In 1950, the total global plastic production was 1.5 million tonnes, which increased to 365 million tonnes in 2019 and may double by 2050. Its advantages such as light weight, durability, price competitiveness, un-breakability, longer life and weight bearing capacity as well as easy technology to produce much and availability of raw materials make plastic goods popular.
Consumption of plastic per capita per annum is 105 kilograms in the USA, 114 kg in Japan, 130 kg in Australia and 111 kg in the UK. Such consumption in Bangladesh is 15-17 kg per annum.
Annually Bangladesh imports 1.8 million tonnes of plastic (2018), which is 0.30 per cent of global production. The country exports plastic goods worth US$119 million directly and US$600 million worth of goods are used in the manufacture of garments accessories, pharmaceutical packaging, textile packaging, food product packaging and so on for export and local consumption.
BASEL CONVENTION: Between 1970 and 1980 global concern was trans-boundary movement of waste and hazardous waste. There was civil society concern that many developed countries were dumping their wastage in least developed countries and mostly this was "toxic" waste. It was damaging human health and the people were suffering for many diseases. Some countries took advantage of the absence of international law and regulation.
To control the movement of waste and hazardous waste, delegates from different countries and civil society representatives had several session in Basel, Rotterdam and Stockholm to formulate laws and regulation on the subject. Finally on March 22, 1989 they adopted a regulation titled 'BASEL Convention' which came into force in May 1992. Until recently, around 170 countries/parties including Bangladesh have ratified the convention.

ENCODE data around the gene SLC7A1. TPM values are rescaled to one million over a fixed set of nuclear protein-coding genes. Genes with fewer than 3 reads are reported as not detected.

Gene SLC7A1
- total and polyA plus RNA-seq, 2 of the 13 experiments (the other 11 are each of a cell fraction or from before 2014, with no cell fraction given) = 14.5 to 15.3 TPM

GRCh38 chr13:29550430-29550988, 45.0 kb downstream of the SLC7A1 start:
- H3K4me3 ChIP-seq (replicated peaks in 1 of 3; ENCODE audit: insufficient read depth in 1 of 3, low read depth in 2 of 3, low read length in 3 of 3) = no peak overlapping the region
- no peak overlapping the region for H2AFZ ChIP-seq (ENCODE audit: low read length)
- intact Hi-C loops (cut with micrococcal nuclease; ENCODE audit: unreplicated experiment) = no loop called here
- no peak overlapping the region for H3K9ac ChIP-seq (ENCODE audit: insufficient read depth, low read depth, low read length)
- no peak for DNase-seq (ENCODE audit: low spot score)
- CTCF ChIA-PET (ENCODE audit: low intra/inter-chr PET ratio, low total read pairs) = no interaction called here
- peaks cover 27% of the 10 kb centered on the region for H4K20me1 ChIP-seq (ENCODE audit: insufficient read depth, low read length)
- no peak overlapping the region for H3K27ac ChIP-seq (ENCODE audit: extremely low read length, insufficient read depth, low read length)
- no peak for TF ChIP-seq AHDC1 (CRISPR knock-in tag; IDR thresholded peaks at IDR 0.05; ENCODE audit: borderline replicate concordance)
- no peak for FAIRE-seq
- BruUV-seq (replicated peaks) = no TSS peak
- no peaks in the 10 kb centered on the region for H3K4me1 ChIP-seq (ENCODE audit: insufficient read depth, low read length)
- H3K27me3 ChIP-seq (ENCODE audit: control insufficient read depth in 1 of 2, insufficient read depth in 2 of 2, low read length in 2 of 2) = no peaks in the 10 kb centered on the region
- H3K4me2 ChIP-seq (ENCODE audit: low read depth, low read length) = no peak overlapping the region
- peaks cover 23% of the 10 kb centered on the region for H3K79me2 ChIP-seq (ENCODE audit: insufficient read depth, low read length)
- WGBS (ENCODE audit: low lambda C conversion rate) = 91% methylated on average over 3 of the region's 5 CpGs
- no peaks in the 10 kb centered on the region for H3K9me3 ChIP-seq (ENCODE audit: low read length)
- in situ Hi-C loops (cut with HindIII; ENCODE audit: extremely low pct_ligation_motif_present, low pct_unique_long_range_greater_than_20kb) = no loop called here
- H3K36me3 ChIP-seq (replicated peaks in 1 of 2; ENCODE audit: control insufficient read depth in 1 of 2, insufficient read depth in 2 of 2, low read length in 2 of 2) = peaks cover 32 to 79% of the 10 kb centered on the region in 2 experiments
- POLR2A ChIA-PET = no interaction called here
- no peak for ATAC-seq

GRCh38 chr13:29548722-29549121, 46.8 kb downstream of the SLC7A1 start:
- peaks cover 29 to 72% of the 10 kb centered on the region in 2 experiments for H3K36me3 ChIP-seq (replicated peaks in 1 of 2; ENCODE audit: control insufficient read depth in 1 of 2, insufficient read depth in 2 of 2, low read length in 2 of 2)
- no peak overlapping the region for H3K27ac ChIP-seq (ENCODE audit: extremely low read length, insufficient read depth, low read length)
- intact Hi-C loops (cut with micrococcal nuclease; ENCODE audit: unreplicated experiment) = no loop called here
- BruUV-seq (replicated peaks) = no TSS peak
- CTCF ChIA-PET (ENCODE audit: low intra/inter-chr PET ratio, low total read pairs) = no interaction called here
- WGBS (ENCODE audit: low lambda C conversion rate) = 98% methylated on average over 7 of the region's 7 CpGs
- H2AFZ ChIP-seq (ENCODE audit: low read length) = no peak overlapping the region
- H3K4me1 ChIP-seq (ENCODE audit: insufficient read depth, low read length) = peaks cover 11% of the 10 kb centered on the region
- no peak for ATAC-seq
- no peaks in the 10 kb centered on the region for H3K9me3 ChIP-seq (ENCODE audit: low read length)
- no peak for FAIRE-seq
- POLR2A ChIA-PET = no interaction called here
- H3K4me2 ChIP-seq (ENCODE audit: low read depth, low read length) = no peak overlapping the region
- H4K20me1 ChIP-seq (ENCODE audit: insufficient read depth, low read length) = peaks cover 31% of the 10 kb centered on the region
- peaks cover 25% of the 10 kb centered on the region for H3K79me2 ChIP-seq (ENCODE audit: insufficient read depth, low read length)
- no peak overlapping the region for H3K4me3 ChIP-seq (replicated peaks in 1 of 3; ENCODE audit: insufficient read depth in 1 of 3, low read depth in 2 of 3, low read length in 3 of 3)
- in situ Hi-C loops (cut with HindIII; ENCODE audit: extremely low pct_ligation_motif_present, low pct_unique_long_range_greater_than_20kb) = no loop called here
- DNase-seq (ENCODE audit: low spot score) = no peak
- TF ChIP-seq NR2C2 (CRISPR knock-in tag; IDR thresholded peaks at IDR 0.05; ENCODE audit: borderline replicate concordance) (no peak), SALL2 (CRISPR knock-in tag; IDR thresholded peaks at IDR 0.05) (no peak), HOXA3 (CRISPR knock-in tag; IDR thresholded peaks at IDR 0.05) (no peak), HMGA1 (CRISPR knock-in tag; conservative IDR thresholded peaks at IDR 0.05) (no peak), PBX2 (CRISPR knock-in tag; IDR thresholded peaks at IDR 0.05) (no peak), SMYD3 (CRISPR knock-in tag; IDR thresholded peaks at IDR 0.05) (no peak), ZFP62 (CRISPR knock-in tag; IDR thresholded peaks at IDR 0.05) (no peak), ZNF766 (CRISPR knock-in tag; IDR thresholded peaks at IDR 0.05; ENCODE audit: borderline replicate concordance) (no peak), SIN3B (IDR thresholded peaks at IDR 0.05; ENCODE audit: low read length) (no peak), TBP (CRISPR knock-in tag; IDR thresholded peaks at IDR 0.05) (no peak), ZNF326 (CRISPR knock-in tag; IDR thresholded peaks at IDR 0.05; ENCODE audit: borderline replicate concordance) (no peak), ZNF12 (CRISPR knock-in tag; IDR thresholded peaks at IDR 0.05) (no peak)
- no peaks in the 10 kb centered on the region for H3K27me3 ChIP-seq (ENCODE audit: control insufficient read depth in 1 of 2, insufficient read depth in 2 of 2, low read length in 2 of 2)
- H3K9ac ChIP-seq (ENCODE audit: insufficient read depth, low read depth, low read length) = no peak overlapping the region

On May 10, 2019, after two weeks of negotiations, some 1400 delegates agreed to include plastic waste into Basel Convention and agreed to develop a legal framework. Under the framework they agreed that any importing country receiving waste have the right to refuse if found mis-declaration and non-compliance and exporting country would be bound to take back the waste.
CHINA BANNED WASTE PLASTIC IMPORT: China was the largest buyer of global plastic waste of up to 56 per cent of waste plastic traded before it was banned in 2018. Most of these waste came to China from the USA, the EU, Canada, Germany and the UK. The Chinese government was burdened with 'unmanaged' plastic waste. It implemented Green Fence Operation in 2013 to monitor waste entering the country.
SOUTH ASIA ON TBM: Some South Asian countries have faced severe problems originating from plastic waste. After the ban in China, many plastic waste processors from China have relocated processing plants in Malaysia, the Philippines, Thailand and Vietnam. At the beginning the respective countries failed to understand the consequences. But when they realised environment degradation and hazards in their countries they decided to ban and refused to accept plastic waste any more.
■ Thailand has temporarily banned plastic waste import and will impose total ban from 2021.
■ Malaysia has revoked all import permits issued, chasing all illegal processing plants. It formed a taskforce on illegal importation and returning of the waste to China, the Philippine and Indonesia.
■ Vietnam is no longer issuing any import licence and has banned plastic waste until 2025.
■ India has expanded it prohibition and ban on import of plastic waste.